The LPPF research team has begun the re-assembly of the Focus Fusion experimental device for the long-awaited experiments with beryllium electrodes. With the new glove box for handling the electrodes now installed, the first step was to attach new windows to the vacuum chamber (Figure 1). Two of the new larger windows are now protected by shutters that will be closed during firing. This will allow them to be used later in the experiment if the main window becomes too coated for use by the ICCD camera. While this did not occur in earlier experiments, the research team plans for a much longer experimental run this time, with 1,500 or more shots. In addition, the use of hydrogen-boron fuel later in the experimental run might lead to heavy coating with boron. The shields will allow for many more shots if coating becomes a problem.
The next steps in assembly will be to mate the beryllium electrodes with their steel connecting plates, using soft indium metal between the parts to ensure good electrical contact. As with the earlier tungsten electrodes, all electrical contacts will be outside the vacuum chamber, eliminating any possibility of arcing into the plasma. The silicone vacuum seals will be baked out at high temperature in our new vacuum oven. Then, the team will carefully center and mount the electrode-plate assemblies onto the rest of the Focus Fusion device. The new vacuum chamber and auxiliary vacuum system will then be installed, sealed and pumped down. After that we will re-install the ICCD camera and other upgraded instruments, including a new electron-beam spectrometer. The final step will be to re-assemble the capacitor switches with new Lexan and ceramic insulators. So we still have a bit of work to do!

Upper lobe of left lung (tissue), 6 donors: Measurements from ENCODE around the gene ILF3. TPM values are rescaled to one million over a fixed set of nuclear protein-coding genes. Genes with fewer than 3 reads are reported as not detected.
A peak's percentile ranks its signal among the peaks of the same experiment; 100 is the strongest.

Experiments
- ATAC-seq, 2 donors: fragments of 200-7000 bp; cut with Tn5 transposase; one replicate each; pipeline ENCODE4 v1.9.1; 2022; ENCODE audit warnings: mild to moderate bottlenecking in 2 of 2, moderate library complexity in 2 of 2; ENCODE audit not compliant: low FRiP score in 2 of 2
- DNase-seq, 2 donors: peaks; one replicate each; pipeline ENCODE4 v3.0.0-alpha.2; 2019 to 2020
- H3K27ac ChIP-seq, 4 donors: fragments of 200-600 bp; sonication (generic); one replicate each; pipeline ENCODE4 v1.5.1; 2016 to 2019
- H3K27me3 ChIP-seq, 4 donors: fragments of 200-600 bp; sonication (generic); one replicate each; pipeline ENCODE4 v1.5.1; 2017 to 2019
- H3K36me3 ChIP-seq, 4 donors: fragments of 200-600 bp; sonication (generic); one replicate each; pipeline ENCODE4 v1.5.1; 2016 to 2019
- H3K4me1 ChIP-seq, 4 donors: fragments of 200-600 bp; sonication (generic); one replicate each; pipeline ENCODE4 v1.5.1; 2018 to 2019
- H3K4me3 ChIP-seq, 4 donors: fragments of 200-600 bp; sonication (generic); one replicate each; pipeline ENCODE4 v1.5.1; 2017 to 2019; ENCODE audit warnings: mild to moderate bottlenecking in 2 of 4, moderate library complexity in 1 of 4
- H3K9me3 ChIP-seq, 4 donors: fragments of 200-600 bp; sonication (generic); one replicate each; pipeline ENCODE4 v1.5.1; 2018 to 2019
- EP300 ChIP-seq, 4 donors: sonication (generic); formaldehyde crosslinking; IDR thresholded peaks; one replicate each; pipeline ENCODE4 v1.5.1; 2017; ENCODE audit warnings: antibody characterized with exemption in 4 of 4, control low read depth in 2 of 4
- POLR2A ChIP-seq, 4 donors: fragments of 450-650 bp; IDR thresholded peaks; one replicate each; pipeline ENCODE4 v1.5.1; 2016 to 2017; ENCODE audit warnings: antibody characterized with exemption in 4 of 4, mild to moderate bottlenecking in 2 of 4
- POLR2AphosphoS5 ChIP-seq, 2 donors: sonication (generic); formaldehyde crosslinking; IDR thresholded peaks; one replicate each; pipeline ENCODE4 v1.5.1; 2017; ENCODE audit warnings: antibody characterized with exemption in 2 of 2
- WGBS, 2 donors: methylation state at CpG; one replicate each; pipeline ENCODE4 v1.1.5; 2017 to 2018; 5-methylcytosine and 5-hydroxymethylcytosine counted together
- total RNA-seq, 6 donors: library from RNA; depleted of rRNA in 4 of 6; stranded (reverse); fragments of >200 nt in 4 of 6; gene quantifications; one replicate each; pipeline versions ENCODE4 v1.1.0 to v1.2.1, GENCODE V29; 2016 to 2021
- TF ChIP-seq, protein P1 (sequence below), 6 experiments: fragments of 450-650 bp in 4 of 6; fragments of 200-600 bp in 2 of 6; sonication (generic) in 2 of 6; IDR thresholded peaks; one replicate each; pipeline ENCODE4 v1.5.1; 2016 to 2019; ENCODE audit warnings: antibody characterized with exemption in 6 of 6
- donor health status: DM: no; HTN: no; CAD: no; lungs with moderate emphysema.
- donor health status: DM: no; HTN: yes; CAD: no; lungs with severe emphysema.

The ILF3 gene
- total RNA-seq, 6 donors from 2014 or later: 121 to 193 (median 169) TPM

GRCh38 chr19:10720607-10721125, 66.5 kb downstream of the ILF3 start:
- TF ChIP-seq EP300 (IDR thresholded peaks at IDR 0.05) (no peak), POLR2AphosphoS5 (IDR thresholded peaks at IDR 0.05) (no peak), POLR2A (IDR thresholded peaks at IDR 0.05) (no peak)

Figure 1. Dr. Syed Hassan bolts a window to the new vacuum chamber, which is coated with golden-colored titanium nitride. The protective shutter has already been installed on a second window, facing the viewer. Note the small silver lever extending below the window, which can open and close the shutter without breaking the vacuum. This window is protected by a plastic cover during assembly.
At the same time as Research Physicist Syed Hassan and Chief Scientist Eric Lerner assemble the hardware, Chief Information Officer Ivy Karamitsos and System Administrator Jose Varela, helped by Electrical Engineer Fred van Roessel are upgrading the data processing system. The new system will automatically download all data, process it to produce an estimate of plasma parameters (density, temperature and others) after each shot, and store the data into a new database, with a user-friendly interface. We expect this will greatly accelerate analysis of the data during the breaks between firing the machine, allowing the fine-tuning of the experiment on the fly.